As rain drizzles onto the old stone cobbles outside the Law Society of Upper Canada on Queen West this August 21, Six Nations activists are giving the org, to which every Ontario lawyer belongs, a back-to-school history lesson.
It's being taught by Janie Jamieson, one of the originators of the ongoing Caledonia reclamation. She charges that the venerable society, founded in 1797, was funded in part by money stolen from the Six Nations trust.
"Canada has a deep-rooted history in regards to its illegal activity and discrimination against Indians," she says, addressing 30 supporters outside the Law Society's building.
Jamieson's argument comes from Six Nations perusal of archival Indian Affairs records. These, Aboriginal legal experts say, demonstrate clearly that money raised by the Crown through selling or leasing Six Nations land in the 18th and 19th centuries and supposedly held in trust for them was siphoned off to many government projects, with no record of repayment.
Among these were cash payments made to fund budding municipalities and various public works and a mystery 1847 transfer in the amount of $1,000 to the Law Society of Upper Canada.
"Our money was used to run many projects that created this country," says Six Nations' Philip Monture, who has spent 30 years researching issues related to land rights.
"Between the 1830s and Confederation, our money was used to start running the country. There were no financial institutions per se that were creating revenues like Six Nations lands were. We built a lot of the infrastructure within the province of Ontario today, and we've got no returns for it."
At Indian and Northern Affairs , media rep Patricia Valladao responds that a lot of complex historical issues are at stake, and ongoing negotiations between Six Nations and government are a painstaking process. "The parties have to work through these challenging issues," she says, "but the use of the media in negotiations is not conducive to a peaceful and timely result."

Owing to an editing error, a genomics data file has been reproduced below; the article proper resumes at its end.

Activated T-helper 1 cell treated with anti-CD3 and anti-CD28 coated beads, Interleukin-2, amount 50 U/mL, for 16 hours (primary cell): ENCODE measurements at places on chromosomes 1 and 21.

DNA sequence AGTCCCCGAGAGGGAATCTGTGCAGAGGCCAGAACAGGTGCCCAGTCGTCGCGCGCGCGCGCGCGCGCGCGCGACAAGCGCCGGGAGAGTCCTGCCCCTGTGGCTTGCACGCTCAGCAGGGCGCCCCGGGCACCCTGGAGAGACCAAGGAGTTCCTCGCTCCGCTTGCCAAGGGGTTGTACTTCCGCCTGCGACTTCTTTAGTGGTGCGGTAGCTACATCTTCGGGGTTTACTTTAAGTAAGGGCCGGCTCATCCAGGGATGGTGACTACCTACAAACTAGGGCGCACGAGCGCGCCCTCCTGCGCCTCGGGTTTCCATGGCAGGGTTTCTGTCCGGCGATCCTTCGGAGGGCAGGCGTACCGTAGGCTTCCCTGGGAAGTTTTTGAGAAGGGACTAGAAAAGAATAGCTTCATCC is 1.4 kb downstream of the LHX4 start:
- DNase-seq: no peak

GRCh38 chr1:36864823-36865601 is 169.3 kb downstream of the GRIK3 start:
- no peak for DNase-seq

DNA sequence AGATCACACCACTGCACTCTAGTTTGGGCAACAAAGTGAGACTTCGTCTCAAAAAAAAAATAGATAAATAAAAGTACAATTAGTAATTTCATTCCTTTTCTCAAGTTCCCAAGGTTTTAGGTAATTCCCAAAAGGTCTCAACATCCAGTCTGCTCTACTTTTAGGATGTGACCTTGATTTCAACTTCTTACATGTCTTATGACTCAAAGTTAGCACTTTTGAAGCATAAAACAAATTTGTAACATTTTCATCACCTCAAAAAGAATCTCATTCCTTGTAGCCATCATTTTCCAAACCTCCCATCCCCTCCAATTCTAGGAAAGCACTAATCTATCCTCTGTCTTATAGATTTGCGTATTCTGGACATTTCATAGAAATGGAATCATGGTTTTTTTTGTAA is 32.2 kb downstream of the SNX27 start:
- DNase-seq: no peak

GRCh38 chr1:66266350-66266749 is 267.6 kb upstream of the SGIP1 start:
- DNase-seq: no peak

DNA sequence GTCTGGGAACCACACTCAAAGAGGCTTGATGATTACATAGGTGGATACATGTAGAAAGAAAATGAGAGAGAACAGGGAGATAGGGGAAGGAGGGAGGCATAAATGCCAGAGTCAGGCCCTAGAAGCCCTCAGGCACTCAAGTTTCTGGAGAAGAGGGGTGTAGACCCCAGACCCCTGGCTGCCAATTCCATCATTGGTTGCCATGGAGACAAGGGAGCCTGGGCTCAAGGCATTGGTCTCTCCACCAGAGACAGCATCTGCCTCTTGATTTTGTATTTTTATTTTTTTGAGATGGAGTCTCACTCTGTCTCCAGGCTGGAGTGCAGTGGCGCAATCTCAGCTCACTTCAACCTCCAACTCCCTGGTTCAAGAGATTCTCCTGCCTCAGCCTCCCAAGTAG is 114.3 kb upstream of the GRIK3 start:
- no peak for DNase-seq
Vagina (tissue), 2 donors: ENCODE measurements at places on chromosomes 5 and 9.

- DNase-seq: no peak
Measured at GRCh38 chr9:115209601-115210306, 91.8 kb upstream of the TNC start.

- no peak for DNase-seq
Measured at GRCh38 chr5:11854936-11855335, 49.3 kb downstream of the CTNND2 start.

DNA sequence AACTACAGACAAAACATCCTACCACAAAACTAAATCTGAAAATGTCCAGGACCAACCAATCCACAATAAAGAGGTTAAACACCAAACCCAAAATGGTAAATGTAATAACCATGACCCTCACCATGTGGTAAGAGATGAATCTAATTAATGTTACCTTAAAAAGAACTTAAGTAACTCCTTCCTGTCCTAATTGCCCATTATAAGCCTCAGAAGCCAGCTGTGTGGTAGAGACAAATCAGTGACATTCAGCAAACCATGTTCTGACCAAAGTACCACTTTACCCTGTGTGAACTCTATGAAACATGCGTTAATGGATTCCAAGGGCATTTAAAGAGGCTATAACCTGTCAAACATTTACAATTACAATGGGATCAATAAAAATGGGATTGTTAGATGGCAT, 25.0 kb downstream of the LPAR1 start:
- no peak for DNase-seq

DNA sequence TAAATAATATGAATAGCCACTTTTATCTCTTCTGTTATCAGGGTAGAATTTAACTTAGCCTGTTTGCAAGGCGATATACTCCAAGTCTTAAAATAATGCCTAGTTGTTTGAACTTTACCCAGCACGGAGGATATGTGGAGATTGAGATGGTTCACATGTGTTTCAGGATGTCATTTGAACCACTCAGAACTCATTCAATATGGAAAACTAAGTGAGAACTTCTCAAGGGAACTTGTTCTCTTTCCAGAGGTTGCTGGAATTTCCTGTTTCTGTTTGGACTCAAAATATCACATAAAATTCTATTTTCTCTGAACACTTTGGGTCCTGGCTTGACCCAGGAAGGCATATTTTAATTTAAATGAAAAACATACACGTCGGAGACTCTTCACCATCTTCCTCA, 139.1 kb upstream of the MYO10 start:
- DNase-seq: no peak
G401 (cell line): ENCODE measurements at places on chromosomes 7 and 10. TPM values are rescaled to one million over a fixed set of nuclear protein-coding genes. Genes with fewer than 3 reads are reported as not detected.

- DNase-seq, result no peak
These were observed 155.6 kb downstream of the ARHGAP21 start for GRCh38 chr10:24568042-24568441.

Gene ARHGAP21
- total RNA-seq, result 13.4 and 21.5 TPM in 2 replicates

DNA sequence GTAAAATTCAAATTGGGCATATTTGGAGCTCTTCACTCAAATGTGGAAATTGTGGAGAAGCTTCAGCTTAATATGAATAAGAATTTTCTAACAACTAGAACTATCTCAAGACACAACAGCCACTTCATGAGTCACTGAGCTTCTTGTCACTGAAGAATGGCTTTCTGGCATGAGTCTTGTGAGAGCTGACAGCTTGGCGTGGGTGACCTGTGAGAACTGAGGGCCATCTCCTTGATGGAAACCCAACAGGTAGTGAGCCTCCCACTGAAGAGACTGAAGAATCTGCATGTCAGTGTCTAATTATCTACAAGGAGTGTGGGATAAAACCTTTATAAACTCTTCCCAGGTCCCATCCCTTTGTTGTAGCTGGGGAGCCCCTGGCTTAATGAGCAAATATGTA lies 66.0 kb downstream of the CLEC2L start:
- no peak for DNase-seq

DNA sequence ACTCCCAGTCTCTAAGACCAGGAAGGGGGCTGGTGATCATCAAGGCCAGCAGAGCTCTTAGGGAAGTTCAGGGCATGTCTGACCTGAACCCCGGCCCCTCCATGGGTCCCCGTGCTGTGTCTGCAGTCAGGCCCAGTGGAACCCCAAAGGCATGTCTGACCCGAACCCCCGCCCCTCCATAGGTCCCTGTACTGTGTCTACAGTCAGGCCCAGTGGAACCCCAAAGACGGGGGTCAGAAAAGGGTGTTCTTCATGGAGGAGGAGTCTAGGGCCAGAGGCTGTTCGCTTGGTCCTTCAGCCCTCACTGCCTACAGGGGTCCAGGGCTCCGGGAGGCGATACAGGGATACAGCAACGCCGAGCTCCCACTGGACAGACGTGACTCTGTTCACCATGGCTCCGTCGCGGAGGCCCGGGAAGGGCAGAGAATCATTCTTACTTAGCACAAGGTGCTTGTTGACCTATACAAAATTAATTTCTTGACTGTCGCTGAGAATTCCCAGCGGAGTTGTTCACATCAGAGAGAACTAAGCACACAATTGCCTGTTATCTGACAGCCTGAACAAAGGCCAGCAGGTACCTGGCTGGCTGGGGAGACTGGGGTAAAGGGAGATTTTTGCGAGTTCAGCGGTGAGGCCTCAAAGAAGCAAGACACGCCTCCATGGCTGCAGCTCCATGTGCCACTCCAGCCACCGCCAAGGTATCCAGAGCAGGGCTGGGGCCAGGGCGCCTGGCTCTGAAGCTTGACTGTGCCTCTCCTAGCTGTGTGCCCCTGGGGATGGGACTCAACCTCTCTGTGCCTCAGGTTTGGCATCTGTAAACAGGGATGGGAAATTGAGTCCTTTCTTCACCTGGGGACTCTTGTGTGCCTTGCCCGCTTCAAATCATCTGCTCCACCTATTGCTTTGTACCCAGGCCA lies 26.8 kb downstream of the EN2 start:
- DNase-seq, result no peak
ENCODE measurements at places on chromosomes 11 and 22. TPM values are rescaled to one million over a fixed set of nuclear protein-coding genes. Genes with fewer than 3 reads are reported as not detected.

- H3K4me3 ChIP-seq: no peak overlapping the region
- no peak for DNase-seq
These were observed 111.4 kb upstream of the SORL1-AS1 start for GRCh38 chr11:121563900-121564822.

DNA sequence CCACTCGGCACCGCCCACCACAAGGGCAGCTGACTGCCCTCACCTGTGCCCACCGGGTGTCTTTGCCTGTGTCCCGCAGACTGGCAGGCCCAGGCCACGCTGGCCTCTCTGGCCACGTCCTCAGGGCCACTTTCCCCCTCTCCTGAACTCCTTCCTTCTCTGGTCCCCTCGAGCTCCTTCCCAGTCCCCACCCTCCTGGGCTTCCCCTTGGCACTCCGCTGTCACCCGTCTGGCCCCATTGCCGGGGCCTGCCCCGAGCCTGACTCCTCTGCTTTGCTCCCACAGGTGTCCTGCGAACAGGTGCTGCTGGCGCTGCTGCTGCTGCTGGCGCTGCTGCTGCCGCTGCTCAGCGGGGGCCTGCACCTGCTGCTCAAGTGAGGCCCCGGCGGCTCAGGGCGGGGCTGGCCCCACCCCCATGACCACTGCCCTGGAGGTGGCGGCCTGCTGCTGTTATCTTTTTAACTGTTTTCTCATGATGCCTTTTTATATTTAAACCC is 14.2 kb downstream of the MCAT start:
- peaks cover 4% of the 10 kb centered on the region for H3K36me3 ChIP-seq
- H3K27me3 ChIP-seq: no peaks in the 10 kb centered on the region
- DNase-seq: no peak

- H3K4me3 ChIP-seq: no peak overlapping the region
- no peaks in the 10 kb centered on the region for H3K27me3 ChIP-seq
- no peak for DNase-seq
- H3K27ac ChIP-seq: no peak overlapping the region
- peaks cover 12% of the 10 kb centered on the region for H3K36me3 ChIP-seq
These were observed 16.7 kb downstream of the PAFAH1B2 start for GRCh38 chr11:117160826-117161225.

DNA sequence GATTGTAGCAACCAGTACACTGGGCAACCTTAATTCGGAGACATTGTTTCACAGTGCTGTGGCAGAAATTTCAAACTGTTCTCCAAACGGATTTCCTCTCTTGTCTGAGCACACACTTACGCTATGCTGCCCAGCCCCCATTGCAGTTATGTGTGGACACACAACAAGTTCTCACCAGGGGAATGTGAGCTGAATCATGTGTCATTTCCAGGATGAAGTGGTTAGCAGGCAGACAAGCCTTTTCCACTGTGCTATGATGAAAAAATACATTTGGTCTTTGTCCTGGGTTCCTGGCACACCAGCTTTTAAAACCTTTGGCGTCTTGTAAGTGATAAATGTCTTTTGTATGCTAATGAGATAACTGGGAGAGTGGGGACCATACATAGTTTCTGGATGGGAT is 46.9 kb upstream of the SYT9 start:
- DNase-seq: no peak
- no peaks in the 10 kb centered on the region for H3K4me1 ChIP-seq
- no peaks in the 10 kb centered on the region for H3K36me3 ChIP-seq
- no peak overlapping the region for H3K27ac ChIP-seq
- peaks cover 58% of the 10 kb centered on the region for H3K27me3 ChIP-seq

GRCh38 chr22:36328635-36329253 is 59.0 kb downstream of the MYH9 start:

And the Law Society itself? The organization exists, it says, to uphold the "independence, integrity and honour of the legal profession." It's made its home in Osgoode Hall, famous for its ghosts, but it seems unaware of this embarrassing skeleton rattling in its closet.
"The issue predates Confederation, and the Law Society is conducting a search of archival records,' says spokesperson Susan Tonkin. "We don't have all the necessary information available yet."
Native rights lawyer Chris Reid, attending the rally, points out, "One of the issues we've raised both in the case of Caledonia and in the case of the Ardoch Algonquins and uranium is the failure of Canada and the government of Ontario to respect their own law and the many treaties or agreements that have been made with Indian nations."
A sign carried by a tall Mohawk man puts the argument succinctly: "Break a treaty break a law."
Meanwhile on the campaign trail, Conservative John Tory steps into Mike Harris's brimstone-scented tracks in this election with a promise of zero tolerance for Aboriginal occupations.
Tory is using the oldest trick in the New World: turning legitimate native protestors into criminals in the eyes of the public. In this day and age, governments accomplish this by stalling on landclaim negotiations and then relying on the courts to grant injunctions. It's a strategy that the Ipperwash Inquiry found repugnant.
Caledonia demonstrators defying a court order faced a violent OPP raid a year ago last April, holding lands they never relinquished.
The Algonquin today face similar issue in their anti-uranium blockade at Sharbot Lake near Kingston."Every time a judge has made an injunction against indigenous people, it has led to more violence against us,' says Robert Lovelace, a former Ardoch Algonquin chief who is showing his support at the Law Society protest.
As the protest winds down, lawyer Sarah Dover offers to take demonstrators to see the Law Society's replica of the two-row wampum a document in the form of a beaded belt, one of the earliest treaties between European settlers and the Haudenosaunee, the centuries-old Iroquois confederacy.
A motley crew bearing cameras, signs and a baby, we file in past three skittish security officers. Even the baby is walked through the metal detector. We tiptoe upstairs, through a maze of marble, mahogany and tapestry.
A couple of demonstrators point upward. Glowing above our heads, embedded in a stained glass window, are images of wampum belts. Like the relationship between Canada and the Iroquois, these windows and this building are older than Canada. Like Osgoode Hall itself, the rule of law is built on earlier foundations.
In a quiet back stairwell, we find the replica wampum, presented when Mohawk Michael Mitchell of Akwesasne was called to the bar. Two parallel beaded rows represent the two sovereign nations: the canoe of the Haudenosaunee (Iroquois) and the boat of the settler peoples from other parts of the world who came to stay. Though they travel the same river, they don't intertwine or merge. Two parallel lines move forward, side by side together.